His name is Tell. William Tell. He doesn’t drink vodka Martinis, but he’s almost as famous as James Bond, and his story is just as exciting. He is, of course, the Swiss national hero with the crossbow who, as legend has it, defied the rule of the Habsburgs way back in the 13th century and thus laid the foundations for Swiss national independence. His fight against tyranny took place around Lake Lucerne – in Küssnacht, in Flüelen and Altdorf at the far southern end of the lake and at the Tellsplatte beneath the sheer rock faces of the lower lake.
The most famous version of the Tell story was written by German playwright Friedrich Schiller in 1804. It goes something like this: the Habsburg rulers are savagely oppressing the farmers, shepherds and cuckoo clock makers of the Lake Lucerne region. So some locals secretly meet in the middle of the night on a lonely meadow called the Rütli, swear allegiance to each other and decide to get rid of the rulers. The next day, Tell walks into Altdorf with his son, and refuses to pay respect to the Habsburg bailiff Gessler. Tell is stopped by Gessler’s men, but Gessler offers to pardon him if he shoots an apple from his own son’s head with his crossbow. Tell pulls two arrows, shoots - and hits the apple. Gessler asks what the second arrow was for, and Tell answers 'To shoot you with, if I were to hit my son'. Tell is immediately arrested, but in a storm he manages to escape from the boat he is being transported on, and jumps onto the Tellsplatte. Tell later finds Gessler near Küssnacht and shoots and kills him. Habsburg rule crumbles, this small Alpine region becomes sort of independent, Tell is celebrated as a hero and lives in Bürglen happily ever after.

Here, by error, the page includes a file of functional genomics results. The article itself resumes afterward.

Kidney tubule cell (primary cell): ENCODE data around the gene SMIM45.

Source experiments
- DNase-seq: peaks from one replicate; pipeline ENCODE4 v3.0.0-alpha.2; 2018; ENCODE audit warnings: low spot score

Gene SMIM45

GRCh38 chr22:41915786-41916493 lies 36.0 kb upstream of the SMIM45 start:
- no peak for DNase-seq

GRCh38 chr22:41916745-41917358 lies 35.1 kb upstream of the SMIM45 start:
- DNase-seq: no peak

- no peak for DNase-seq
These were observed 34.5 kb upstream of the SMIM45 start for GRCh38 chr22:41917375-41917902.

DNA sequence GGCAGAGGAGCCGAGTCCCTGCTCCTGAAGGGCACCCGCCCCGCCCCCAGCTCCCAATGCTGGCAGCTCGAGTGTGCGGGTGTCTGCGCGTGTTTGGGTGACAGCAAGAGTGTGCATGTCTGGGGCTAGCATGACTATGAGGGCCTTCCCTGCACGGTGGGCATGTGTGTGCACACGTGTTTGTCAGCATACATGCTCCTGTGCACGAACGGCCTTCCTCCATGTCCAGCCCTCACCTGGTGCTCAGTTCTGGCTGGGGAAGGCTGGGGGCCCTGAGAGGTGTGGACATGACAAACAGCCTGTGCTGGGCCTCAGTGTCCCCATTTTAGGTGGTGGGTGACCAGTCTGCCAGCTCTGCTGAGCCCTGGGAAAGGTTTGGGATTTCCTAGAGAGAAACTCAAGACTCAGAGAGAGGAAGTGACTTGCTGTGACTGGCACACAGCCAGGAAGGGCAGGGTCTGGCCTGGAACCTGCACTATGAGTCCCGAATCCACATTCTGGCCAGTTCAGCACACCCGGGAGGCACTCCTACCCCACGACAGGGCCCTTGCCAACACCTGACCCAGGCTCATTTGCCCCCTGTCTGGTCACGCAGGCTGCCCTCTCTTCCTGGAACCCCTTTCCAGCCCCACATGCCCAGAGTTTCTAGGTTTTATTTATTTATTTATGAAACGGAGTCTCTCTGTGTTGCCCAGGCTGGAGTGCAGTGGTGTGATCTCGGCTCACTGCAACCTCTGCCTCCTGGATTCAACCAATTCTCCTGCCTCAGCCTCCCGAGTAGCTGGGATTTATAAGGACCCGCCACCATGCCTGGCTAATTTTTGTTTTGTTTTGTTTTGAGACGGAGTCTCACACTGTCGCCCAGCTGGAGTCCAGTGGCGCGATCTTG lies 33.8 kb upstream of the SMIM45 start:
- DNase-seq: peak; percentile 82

Today we know that Wilhelm Tell, as he is known in German, is a legendary figure. There is no historical evidence whatsoever of him or even any family of the name Tell ever having lived in this area. But as a figure he was already popular in the 15th century and was long considered a real person. When two intellectuals published a book doubting Tell’s existence in 1760, they caused a huge scandal! Even today you may find the occasional old believer... Every nation needs its myths. Tell and the crossbow became symbols for everything Swiss and the story, at least, is alive and well!
The Lake Lucerne region is where the William Tell adventure is set and where, by legend, Switzerland was founded. You can visit the scenes of this medieval adventure which are listed below and follow in the Swiss national hero's footsteps while taking in the breathtaking landscape of Central Switzerland.